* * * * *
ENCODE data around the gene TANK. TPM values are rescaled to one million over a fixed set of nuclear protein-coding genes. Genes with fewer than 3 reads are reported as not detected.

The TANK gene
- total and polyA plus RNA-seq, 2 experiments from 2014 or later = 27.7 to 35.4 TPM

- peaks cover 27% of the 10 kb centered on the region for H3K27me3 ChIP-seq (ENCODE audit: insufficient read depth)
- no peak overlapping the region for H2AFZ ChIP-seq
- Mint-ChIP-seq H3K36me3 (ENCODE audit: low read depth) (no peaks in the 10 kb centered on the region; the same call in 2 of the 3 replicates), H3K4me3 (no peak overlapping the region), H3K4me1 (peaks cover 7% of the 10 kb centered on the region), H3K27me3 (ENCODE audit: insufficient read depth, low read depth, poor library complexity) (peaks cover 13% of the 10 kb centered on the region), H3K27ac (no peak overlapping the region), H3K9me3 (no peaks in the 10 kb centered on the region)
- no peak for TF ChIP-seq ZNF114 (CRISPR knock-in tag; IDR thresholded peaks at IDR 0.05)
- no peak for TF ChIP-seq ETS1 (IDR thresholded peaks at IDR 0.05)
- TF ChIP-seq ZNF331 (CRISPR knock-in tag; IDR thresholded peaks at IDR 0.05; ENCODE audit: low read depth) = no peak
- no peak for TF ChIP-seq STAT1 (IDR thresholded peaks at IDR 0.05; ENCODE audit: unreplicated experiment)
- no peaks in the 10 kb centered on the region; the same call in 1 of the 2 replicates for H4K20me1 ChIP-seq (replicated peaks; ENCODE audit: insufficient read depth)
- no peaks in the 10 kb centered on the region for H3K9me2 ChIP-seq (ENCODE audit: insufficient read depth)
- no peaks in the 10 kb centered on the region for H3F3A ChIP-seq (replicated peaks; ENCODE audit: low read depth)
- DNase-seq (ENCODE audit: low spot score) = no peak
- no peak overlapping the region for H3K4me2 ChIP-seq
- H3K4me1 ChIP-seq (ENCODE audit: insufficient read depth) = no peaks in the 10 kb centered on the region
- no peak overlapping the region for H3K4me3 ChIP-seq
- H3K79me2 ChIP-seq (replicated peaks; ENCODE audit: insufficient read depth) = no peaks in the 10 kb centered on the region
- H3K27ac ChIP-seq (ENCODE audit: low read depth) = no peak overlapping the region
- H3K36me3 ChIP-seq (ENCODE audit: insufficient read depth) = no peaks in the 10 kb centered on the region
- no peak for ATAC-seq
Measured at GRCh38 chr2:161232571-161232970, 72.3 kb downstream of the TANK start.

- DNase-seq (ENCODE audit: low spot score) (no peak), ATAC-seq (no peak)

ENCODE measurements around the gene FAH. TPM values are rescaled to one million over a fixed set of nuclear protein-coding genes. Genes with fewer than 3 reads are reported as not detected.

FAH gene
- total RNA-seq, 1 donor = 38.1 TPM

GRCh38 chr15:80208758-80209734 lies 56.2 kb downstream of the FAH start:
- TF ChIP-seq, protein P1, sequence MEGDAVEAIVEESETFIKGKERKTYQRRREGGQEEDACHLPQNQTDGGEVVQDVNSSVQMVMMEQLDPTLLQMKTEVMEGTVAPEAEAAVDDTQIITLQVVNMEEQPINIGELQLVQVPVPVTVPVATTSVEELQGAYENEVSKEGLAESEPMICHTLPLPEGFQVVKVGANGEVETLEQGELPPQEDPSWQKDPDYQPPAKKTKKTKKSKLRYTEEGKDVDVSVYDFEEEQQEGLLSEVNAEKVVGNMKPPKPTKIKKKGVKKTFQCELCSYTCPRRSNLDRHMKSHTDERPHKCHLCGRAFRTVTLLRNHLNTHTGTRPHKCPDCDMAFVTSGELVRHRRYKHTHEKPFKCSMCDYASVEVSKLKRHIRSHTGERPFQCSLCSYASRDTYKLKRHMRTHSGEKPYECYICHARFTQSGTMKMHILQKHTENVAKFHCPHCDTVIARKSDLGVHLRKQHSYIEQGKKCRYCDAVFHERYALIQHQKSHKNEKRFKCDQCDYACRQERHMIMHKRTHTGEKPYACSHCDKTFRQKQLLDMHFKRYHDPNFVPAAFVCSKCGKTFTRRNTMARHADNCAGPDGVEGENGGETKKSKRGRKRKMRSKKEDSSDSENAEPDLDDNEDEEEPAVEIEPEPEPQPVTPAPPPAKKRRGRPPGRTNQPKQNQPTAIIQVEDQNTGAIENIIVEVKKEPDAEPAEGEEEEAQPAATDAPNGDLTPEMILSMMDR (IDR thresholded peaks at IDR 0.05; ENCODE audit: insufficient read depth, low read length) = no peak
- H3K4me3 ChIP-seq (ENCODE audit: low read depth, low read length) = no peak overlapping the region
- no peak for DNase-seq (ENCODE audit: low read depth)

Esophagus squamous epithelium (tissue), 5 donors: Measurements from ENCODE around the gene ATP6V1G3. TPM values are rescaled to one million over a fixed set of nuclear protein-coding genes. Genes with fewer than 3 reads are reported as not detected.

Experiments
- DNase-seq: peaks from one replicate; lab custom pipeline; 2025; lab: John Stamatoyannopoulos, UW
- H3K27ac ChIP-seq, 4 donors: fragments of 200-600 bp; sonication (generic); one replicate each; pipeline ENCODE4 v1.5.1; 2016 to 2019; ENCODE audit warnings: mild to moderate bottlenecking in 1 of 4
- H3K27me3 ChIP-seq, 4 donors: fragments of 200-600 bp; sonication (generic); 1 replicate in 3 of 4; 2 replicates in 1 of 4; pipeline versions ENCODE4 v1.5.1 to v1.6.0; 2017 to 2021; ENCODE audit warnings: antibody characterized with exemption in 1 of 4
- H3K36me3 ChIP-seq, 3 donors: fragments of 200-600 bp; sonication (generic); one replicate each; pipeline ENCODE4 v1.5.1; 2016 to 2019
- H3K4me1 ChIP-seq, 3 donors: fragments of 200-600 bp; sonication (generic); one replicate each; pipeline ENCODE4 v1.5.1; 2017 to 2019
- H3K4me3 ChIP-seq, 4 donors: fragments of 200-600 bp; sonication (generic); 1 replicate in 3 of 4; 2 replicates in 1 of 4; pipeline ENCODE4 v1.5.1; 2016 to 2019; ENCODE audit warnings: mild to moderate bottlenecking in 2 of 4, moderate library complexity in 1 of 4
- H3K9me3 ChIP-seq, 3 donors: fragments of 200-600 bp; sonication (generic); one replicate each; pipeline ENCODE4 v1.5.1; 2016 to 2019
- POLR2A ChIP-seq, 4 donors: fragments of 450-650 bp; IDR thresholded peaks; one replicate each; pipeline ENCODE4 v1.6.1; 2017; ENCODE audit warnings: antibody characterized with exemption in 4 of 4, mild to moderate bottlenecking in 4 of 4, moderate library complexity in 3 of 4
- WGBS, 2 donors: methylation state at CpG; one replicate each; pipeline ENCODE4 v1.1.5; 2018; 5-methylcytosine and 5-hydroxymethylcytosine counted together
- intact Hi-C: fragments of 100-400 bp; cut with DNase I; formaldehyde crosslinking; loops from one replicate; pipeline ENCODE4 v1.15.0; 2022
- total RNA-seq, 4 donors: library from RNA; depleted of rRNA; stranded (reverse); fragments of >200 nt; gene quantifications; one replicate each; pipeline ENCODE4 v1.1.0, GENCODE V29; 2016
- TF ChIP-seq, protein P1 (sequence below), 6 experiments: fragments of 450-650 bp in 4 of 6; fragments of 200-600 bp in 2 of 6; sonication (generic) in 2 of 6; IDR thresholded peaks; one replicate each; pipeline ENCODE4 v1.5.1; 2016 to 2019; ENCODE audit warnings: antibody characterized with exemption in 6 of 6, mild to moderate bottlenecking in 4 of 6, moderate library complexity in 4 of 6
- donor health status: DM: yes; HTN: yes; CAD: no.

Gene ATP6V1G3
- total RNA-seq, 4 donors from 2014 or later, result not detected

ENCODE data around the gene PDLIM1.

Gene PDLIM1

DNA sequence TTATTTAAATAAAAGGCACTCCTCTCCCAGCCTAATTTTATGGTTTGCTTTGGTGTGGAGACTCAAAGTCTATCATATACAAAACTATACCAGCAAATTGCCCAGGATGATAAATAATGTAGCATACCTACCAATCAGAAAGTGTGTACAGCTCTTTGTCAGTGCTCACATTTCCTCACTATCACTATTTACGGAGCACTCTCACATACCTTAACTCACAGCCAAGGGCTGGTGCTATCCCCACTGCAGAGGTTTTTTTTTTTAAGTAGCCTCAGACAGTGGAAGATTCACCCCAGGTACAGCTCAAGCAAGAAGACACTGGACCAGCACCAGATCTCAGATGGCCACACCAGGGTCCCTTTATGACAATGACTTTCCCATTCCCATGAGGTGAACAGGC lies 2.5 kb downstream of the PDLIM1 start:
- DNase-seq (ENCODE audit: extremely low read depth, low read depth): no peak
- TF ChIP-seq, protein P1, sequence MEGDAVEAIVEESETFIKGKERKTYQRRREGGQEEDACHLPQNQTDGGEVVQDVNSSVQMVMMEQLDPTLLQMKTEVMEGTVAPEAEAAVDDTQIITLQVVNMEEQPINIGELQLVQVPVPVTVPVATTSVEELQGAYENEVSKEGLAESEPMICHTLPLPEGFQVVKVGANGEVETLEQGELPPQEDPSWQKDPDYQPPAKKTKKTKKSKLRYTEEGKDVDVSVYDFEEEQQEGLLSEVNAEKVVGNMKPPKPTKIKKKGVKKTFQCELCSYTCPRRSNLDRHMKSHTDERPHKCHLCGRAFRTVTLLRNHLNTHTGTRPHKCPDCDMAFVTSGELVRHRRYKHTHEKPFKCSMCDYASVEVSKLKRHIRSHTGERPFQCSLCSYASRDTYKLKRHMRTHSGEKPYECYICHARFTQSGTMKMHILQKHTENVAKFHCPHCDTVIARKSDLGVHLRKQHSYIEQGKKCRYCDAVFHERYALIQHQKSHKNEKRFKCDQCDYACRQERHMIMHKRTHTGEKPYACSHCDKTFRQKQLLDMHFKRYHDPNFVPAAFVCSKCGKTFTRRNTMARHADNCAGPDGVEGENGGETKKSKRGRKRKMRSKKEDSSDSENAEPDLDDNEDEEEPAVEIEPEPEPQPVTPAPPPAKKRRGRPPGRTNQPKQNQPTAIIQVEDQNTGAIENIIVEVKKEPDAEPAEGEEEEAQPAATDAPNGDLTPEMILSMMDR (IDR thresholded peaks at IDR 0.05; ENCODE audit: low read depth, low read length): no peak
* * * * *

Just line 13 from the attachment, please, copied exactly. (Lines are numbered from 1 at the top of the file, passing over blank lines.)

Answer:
- no peaks in the 10 kb centered on the region for H3F3A ChIP-seq (replicated peaks; ENCODE audit: low read depth)